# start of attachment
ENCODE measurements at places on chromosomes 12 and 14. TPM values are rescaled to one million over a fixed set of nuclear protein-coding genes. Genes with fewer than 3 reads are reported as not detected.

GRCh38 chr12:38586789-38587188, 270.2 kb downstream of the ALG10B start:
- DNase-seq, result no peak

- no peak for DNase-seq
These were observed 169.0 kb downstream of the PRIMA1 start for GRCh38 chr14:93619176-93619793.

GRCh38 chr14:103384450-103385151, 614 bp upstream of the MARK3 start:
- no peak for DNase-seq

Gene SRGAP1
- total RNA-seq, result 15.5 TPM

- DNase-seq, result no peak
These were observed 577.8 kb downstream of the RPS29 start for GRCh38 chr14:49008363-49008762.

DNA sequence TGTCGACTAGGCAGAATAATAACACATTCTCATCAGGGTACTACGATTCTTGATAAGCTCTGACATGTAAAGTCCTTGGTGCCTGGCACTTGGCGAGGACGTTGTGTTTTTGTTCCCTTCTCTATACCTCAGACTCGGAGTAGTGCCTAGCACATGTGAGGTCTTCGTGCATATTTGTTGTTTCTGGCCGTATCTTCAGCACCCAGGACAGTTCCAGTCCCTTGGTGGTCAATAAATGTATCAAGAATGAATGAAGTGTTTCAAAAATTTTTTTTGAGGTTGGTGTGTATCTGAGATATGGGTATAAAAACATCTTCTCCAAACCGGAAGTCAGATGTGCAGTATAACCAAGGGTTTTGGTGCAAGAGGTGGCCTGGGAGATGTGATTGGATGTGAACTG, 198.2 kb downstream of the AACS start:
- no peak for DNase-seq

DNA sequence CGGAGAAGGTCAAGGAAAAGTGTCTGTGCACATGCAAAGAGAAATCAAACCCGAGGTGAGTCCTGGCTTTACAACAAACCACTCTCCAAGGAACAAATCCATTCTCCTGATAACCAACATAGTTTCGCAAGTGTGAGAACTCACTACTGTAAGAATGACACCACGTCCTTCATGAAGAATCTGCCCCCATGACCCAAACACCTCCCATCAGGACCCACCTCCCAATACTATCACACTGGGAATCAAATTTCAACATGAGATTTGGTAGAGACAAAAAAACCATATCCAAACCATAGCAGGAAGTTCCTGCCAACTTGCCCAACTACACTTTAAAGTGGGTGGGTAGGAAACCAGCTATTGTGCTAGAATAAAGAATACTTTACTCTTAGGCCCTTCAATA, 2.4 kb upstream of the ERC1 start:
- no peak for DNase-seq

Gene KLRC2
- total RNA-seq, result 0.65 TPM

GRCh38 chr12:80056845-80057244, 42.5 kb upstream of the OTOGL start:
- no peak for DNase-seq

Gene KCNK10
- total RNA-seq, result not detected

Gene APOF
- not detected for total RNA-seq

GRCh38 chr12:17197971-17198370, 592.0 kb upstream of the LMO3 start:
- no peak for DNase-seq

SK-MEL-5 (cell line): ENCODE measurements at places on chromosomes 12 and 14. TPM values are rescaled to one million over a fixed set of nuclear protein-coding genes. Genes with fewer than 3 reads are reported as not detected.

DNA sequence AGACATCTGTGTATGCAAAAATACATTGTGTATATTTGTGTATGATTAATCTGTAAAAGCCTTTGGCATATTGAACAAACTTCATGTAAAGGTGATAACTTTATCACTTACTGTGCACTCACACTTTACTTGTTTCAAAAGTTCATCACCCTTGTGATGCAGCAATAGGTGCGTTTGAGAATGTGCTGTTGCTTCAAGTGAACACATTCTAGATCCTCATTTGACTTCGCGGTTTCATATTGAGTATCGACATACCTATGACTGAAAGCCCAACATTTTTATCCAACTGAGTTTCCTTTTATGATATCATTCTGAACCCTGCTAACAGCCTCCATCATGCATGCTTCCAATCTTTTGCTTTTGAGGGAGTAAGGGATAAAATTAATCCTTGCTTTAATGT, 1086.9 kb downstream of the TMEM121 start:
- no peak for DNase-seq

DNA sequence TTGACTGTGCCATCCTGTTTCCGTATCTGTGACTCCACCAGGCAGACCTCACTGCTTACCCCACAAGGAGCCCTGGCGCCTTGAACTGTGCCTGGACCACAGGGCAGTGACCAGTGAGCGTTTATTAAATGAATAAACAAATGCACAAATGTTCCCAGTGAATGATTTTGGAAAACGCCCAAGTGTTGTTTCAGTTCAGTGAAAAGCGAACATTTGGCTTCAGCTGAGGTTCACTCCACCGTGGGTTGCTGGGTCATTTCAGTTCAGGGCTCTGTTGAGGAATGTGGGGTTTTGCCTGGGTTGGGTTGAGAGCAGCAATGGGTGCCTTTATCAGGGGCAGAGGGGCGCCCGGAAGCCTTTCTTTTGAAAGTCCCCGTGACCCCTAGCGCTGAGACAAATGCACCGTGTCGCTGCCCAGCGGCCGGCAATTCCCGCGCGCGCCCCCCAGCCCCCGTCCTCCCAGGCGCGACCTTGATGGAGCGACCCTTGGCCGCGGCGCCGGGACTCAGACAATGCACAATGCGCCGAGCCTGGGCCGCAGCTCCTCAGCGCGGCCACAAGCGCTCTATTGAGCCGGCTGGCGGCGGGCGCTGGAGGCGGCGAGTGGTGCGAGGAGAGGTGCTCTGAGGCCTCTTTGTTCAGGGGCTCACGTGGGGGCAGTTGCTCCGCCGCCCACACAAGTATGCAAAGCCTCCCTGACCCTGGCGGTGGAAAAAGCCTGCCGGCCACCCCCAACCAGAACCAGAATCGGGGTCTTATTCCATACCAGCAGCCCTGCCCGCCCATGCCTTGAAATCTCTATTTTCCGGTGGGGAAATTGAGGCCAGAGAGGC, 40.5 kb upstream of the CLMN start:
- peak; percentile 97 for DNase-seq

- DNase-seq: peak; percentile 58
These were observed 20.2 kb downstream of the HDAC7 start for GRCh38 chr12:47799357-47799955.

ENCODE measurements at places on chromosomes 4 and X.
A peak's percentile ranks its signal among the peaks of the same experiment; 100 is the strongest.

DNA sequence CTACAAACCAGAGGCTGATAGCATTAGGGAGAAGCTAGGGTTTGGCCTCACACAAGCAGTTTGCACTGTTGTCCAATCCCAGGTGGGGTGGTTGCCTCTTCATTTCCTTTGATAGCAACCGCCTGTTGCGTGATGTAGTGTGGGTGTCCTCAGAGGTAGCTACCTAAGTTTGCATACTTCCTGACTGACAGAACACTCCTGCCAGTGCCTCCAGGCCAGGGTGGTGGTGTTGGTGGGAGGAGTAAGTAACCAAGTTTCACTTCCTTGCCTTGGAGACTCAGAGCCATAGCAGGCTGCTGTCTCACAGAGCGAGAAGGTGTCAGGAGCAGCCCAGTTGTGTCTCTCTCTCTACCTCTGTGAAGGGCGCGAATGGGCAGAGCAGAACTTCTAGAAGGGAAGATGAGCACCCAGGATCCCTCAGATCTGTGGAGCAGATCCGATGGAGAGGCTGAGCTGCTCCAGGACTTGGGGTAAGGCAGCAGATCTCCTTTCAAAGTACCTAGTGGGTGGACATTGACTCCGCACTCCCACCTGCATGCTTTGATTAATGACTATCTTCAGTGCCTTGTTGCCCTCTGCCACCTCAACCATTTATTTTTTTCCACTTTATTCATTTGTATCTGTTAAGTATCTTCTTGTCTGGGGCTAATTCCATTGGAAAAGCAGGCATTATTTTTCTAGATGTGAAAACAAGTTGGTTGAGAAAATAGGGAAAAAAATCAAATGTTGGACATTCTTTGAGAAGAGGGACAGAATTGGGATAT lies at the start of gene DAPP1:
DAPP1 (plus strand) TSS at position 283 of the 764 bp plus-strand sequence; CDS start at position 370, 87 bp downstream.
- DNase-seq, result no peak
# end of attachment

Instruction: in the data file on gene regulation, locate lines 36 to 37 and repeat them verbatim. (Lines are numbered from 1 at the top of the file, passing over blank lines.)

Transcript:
DAPP1 (plus strand) TSS at position 283 of the 764 bp plus-strand sequence; CDS start at position 370, 87 bp downstream.
- DNase-seq, result no peak